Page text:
• May 11, 2013

    Podcast Episode 18

  • A developer published a Chrome extension called Downloadify designed to let people download MP3 copies of the songs they stream over Spotify’s Web-based player. Downloadify description on Chrome Web Store stated “Simple Chrome Extension to Download all Spotify Songs,” The extension quickly disappeared from the Chrome Web Store as this violates their Google Chrome Web Store developer agreement. “Those writing Chrome extensions agree that they will not engage in any activity with the Web Store, including the development or publication of Products or other materials, that infringes on the intellectual property rights of others [or] enables the unauthorized download of streaming content or media.” Spotify is looking into the issue of how this happened as they do not want to risk any backlash from licensing agreements with major music labels.
  • On April 19, Netflix launched all 13 episodes of Hemlock Grove, a horror thriller from Eli Roth.  In Netflix’s quarterly report they stated “We’re very pleased with its early performance. Hemlock Grove was viewed by more members globally in its first weekend than was House of Cards and has been a particular hit among young adults.” This caused Netflix stocks to rise very heavily.  Putting Netflix stock at a high it had not seen in sometime since the huge drop after the whole quickster debacle a few years ago. So far more people have watched the new supernatural show than the political drama House of Cards.  Hemlock Grove along with House of Cards, clearly shows the company’s desire to be a media player similar to HBO and Showtime. It appears that Netflix’s original content strategy is paying off, with more than 3 million new subscribers signing up last quarter. That brings Netflix’s total membership to more than 36 million members. Netflix’s next original content offering is a new season of the cult comedy TV show Arrested Development. All 15 episodes of that series will be available on May 26.  Netflix original programming will also add ‘Orange is the New Black’ on July 11th.
  • May 7, 2013

    5 Must Haves For Startup Business

    Starting up a new business in the current economic climate is a risk – but one that can be rewarding, both financially and in terms of achievement. The good news is that there is a steadily growing arsenal of technological tools available to entrepreneurs; tools that allow you to make your mark in the marketplace, without exceeding the constraints of your budget. Some of the must-haves in this list are fairly obvious, but it’s often the most obvious ones that we fail to see until it’s too late. However, this list isn’t only about the apps and software you can get to grips with; there are also one or two basics worth thinking about Your web connection is important. It allows you to share data, communicate with your clients and even conduct conference calls. What you don’t want is a connection that threatens to pack up every time you share a large file or in the middle of an important meeting. This may be going against the grain, but it’s worth spending that little extra on your web connection and get a dedicated business internet connection. Not only will you be able to perform all your necessary tasks without any worry, but the standard of technical support available to business owners is far superior to that offered to domestic customers. Your company relies on data. Figures, leads and expenses are all vital to gaining an accurate overview of your business’s performance. Leads and figures can help to decide how marketing strategies perform and those vital financial figures will tell you just where your money is best delegated. However, all it takes is one computer crash and all that data’s lost. While you could do manual back-ups, these are also subject to various risks. A far better idea is to sign...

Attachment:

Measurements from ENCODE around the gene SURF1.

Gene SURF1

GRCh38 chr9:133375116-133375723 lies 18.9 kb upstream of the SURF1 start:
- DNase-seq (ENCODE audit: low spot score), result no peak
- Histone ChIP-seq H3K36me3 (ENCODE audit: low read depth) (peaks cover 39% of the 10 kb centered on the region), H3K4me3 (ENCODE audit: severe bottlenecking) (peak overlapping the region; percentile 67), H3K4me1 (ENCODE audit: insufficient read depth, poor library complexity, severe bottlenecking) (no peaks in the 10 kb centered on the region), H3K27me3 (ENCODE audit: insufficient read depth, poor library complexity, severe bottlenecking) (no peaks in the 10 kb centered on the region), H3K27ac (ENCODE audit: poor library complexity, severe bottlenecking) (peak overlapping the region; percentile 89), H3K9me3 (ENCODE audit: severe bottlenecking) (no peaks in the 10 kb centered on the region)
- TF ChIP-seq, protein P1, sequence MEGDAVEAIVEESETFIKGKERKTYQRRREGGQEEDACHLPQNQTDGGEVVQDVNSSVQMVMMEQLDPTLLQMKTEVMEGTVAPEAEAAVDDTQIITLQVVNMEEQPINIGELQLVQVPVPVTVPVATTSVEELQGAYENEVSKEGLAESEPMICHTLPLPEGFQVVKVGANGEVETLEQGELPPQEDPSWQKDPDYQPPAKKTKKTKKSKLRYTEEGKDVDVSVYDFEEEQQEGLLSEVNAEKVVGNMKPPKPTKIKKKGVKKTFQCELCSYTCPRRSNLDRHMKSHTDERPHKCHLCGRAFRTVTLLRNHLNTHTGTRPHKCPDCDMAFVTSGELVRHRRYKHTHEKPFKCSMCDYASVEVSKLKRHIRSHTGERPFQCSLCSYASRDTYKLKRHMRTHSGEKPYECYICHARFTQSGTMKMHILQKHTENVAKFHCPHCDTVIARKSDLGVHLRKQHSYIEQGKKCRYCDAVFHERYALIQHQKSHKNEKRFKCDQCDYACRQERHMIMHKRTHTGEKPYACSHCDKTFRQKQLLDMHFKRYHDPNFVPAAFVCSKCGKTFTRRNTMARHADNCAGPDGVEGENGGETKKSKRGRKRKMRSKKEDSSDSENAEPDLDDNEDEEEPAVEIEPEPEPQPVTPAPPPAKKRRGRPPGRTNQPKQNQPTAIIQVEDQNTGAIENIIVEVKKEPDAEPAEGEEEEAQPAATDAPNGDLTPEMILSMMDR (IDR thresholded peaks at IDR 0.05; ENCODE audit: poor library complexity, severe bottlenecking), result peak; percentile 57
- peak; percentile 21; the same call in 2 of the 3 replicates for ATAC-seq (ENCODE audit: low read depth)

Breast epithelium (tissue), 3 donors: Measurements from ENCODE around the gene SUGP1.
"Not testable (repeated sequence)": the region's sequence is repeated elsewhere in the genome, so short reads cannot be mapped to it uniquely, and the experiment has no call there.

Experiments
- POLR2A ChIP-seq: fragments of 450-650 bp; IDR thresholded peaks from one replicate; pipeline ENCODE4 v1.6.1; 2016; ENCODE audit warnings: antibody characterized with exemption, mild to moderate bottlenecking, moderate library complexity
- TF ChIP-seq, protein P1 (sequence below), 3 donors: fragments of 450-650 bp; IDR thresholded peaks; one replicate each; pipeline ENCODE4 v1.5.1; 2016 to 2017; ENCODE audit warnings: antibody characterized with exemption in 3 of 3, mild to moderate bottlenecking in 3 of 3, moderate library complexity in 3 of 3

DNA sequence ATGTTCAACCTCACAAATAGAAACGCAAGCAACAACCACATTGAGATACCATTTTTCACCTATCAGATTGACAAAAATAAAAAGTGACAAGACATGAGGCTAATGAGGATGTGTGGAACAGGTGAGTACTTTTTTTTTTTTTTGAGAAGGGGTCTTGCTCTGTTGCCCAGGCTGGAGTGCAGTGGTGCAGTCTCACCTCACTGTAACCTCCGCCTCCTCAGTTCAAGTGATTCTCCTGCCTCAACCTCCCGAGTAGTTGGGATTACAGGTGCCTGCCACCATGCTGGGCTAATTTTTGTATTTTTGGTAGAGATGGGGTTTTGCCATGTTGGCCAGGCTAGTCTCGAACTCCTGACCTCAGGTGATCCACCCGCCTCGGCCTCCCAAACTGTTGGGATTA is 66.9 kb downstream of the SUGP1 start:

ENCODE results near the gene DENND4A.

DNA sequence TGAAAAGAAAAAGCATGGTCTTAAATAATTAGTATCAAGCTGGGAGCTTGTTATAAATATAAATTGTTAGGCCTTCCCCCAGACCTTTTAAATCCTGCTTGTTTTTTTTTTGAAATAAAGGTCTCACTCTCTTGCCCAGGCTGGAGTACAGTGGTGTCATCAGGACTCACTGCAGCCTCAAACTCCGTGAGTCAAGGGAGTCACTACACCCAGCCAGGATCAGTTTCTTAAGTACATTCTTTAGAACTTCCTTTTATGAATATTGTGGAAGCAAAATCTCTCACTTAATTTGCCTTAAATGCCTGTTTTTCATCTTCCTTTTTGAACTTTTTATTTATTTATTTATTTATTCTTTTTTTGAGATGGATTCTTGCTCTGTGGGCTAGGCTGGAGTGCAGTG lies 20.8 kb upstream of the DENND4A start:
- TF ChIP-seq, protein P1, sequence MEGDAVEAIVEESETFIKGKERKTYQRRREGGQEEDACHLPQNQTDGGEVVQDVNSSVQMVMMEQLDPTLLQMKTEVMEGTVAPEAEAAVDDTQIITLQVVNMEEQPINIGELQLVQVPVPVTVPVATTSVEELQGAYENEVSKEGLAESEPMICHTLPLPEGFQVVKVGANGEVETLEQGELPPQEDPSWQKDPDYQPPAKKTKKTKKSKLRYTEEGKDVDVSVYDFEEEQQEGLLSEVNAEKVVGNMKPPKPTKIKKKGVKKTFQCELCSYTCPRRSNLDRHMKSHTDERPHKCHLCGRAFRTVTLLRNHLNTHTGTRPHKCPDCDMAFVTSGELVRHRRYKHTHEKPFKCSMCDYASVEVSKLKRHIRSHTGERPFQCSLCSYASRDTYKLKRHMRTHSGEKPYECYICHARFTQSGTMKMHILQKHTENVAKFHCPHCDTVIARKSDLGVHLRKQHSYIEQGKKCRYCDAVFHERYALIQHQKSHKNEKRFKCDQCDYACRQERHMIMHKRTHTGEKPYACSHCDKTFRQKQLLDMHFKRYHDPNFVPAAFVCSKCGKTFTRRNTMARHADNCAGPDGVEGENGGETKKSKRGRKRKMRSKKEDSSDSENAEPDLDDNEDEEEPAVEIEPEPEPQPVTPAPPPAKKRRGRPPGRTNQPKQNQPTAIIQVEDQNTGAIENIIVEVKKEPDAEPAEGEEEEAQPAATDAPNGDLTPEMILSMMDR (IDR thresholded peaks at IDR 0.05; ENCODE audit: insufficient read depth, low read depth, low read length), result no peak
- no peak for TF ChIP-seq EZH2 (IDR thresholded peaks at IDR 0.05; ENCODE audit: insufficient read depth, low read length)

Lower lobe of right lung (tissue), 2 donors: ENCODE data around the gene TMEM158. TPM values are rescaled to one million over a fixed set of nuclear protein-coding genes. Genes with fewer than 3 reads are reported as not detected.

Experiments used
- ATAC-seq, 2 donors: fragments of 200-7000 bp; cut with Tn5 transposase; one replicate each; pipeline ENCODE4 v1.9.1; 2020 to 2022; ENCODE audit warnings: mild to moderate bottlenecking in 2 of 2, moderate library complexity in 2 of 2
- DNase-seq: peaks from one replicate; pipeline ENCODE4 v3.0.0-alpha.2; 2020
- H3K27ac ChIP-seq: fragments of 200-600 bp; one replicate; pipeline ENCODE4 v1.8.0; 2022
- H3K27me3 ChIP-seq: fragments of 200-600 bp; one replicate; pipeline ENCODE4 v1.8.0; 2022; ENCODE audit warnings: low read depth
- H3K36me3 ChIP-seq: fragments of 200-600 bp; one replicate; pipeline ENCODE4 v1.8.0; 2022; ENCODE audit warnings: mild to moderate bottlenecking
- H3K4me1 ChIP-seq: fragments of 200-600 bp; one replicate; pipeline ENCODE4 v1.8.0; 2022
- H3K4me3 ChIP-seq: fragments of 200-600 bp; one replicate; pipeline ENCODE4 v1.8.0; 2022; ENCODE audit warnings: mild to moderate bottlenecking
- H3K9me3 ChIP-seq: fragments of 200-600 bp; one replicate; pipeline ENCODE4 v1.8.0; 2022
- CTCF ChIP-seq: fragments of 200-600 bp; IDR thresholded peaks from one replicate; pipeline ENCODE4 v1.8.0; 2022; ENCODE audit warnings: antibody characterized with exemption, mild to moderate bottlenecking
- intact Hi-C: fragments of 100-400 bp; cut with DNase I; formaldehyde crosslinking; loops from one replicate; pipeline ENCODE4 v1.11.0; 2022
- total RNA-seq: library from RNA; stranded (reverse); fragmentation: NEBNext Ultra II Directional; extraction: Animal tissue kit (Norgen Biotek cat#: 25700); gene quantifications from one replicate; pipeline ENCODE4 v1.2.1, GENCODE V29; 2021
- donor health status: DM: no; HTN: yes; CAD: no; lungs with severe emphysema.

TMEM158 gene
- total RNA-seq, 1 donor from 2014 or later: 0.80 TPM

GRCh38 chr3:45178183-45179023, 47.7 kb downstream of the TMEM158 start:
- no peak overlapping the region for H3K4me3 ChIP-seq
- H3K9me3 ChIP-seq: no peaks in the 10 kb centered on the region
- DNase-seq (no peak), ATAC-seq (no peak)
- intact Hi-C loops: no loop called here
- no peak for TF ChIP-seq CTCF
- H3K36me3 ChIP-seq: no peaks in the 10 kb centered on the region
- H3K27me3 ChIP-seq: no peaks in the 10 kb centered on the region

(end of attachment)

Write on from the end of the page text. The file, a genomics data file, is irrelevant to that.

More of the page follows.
• Commercial video games have been on the market for a considerable amount of time now, and there’s a good chance that anybody under the age of 30 was exposed to home video game systems during their youth. While advanced, high-quality computer games took a few more years to develop, they’ve been around for a quite some time as well. Traditional video game systems and computer games are still very much alive. In fact, there is some evidence that certain segments of the video game market are actually growing; however, there’s a new player on the scene that they’re already competing with: free online games.  Why Are People Playing Online Games? One reason some researchers believe that people are playing more online games is because they’ve come to accept advertising as part of their gaming experience, and they aren’t bothered by ads that interrupt gameplay from time to time. Ad-based services like these are popular in other areas of media of well – sites like Hulu, which offers streaming television shows for free, does the same thing. When asked why they play free online games, the responses are typical – for mental stimulation and to relax. Those are pretty much the same reasons people provide when asked why they play traditional commercial video and computer games. Online Games are Profitable for Companies Making Them Traditional videogames and computer games often take years to develop. In addition, they can be incredibly expensive; however, online games don’t cost nearly as much as they don’t offer the use the same depth. After all, the person playing the game isn’t spending $50-plus for the game, so this is acceptable. Companies developing online games also don’t have to take the risk of investing millions of dollars in the production of a game to have it not...